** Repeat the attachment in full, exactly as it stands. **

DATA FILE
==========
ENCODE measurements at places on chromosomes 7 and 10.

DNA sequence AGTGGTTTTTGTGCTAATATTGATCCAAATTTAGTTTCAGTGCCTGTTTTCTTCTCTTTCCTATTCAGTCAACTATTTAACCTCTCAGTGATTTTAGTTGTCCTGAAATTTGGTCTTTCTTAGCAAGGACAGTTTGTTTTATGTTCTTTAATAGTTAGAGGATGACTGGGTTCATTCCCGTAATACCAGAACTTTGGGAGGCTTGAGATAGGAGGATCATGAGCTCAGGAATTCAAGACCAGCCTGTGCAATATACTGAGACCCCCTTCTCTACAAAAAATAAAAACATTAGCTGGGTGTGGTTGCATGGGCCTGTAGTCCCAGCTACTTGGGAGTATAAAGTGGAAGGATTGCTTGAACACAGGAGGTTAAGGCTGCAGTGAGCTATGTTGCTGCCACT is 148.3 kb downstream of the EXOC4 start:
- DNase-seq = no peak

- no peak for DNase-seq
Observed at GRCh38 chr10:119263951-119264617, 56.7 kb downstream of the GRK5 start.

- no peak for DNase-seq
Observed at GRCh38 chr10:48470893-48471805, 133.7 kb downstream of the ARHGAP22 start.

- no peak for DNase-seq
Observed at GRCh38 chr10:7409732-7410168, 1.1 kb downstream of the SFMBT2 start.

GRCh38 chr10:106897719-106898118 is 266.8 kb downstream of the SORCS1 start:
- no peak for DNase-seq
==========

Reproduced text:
ENCODE measurements at places on chromosomes 7 and 10.

DNA sequence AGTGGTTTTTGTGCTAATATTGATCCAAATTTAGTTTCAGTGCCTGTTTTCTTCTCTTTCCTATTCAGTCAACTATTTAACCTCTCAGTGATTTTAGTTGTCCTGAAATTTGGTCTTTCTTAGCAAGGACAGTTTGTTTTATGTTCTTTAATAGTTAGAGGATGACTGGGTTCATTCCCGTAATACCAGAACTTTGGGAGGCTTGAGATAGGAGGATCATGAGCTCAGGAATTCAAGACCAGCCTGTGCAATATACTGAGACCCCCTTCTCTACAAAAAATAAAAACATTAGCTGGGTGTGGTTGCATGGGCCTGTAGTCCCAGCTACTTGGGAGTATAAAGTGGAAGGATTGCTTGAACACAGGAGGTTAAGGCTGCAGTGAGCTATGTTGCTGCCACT is 148.3 kb downstream of the EXOC4 start:
- DNase-seq = no peak

- no peak for DNase-seq
Observed at GRCh38 chr10:119263951-119264617, 56.7 kb downstream of the GRK5 start.

- no peak for DNase-seq
Observed at GRCh38 chr10:48470893-48471805, 133.7 kb downstream of the ARHGAP22 start.

- no peak for DNase-seq
Observed at GRCh38 chr10:7409732-7410168, 1.1 kb downstream of the SFMBT2 start.

GRCh38 chr10:106897719-106898118 is 266.8 kb downstream of the SORCS1 start:
- no peak for DNase-seq